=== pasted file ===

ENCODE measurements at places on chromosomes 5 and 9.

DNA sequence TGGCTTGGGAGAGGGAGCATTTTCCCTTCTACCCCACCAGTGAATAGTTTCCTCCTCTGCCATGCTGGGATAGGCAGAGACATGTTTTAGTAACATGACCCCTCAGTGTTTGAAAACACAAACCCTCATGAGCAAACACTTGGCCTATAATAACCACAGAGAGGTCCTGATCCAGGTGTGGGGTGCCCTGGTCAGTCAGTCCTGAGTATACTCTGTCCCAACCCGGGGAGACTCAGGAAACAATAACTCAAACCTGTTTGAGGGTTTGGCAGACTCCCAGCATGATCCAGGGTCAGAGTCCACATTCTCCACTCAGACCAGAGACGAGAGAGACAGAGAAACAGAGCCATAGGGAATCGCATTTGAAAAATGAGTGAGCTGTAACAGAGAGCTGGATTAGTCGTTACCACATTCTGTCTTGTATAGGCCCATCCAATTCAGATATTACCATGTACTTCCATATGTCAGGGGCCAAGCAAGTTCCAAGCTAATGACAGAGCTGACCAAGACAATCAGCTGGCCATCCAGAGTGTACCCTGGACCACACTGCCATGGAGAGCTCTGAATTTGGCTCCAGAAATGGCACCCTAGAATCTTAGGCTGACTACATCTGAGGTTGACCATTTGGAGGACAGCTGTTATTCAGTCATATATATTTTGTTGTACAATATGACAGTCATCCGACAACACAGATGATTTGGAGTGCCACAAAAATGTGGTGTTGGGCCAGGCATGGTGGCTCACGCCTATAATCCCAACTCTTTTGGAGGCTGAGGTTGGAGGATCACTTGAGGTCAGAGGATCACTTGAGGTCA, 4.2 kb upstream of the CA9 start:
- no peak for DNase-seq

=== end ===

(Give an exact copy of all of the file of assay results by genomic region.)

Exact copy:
ENCODE measurements at places on chromosomes 5 and 9.

DNA sequence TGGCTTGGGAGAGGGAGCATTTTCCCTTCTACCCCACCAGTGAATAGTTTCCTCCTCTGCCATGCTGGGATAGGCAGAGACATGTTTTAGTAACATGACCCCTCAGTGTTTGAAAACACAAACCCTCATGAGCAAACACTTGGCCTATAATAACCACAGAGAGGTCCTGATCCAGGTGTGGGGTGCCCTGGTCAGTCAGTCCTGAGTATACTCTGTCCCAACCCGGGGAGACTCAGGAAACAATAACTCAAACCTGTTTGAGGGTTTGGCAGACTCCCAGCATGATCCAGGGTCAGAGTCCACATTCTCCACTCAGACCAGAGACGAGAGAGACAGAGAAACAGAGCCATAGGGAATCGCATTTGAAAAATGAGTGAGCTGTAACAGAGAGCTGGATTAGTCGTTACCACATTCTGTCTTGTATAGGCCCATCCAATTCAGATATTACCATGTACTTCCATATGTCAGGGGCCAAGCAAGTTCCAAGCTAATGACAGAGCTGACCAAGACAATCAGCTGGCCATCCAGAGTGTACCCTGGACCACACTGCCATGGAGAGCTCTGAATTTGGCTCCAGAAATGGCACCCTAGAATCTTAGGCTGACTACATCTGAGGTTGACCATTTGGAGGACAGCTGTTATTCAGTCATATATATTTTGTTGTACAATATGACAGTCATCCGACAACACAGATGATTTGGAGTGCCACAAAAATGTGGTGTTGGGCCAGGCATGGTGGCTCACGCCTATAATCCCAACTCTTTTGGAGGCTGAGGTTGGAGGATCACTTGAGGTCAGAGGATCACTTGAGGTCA, 4.2 kb upstream of the CA9 start:
- no peak for DNase-seq